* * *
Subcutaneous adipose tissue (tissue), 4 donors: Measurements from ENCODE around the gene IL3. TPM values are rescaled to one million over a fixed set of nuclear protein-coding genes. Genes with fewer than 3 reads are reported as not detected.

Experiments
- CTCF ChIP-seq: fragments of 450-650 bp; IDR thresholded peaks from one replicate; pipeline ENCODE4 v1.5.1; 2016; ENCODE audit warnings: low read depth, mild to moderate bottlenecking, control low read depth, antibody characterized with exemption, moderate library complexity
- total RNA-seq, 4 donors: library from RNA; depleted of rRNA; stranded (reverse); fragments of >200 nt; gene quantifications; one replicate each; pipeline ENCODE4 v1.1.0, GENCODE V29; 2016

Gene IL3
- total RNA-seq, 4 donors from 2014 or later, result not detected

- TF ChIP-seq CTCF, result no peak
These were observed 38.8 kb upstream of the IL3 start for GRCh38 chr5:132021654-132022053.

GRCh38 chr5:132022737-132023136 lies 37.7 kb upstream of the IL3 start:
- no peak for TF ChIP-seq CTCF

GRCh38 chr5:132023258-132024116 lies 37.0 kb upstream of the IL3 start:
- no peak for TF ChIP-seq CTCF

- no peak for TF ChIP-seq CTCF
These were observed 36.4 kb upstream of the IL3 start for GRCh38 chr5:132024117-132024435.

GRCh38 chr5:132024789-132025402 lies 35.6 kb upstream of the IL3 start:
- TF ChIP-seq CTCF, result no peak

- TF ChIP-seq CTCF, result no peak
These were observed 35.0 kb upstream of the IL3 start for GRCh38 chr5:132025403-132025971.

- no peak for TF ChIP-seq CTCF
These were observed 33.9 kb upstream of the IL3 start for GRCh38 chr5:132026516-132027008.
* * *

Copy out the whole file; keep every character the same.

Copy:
Subcutaneous adipose tissue (tissue), 4 donors: Measurements from ENCODE around the gene IL3. TPM values are rescaled to one million over a fixed set of nuclear protein-coding genes. Genes with fewer than 3 reads are reported as not detected.

Experiments
- CTCF ChIP-seq: fragments of 450-650 bp; IDR thresholded peaks from one replicate; pipeline ENCODE4 v1.5.1; 2016; ENCODE audit warnings: low read depth, mild to moderate bottlenecking, control low read depth, antibody characterized with exemption, moderate library complexity
- total RNA-seq, 4 donors: library from RNA; depleted of rRNA; stranded (reverse); fragments of >200 nt; gene quantifications; one replicate each; pipeline ENCODE4 v1.1.0, GENCODE V29; 2016

Gene IL3
- total RNA-seq, 4 donors from 2014 or later, result not detected

- TF ChIP-seq CTCF, result no peak
These were observed 38.8 kb upstream of the IL3 start for GRCh38 chr5:132021654-132022053.

GRCh38 chr5:132022737-132023136 lies 37.7 kb upstream of the IL3 start:
- no peak for TF ChIP-seq CTCF

GRCh38 chr5:132023258-132024116 lies 37.0 kb upstream of the IL3 start:
- no peak for TF ChIP-seq CTCF

- no peak for TF ChIP-seq CTCF
These were observed 36.4 kb upstream of the IL3 start for GRCh38 chr5:132024117-132024435.

GRCh38 chr5:132024789-132025402 lies 35.6 kb upstream of the IL3 start:
- TF ChIP-seq CTCF, result no peak

- TF ChIP-seq CTCF, result no peak
These were observed 35.0 kb upstream of the IL3 start for GRCh38 chr5:132025403-132025971.

- no peak for TF ChIP-seq CTCF
These were observed 33.9 kb upstream of the IL3 start for GRCh38 chr5:132026516-132027008.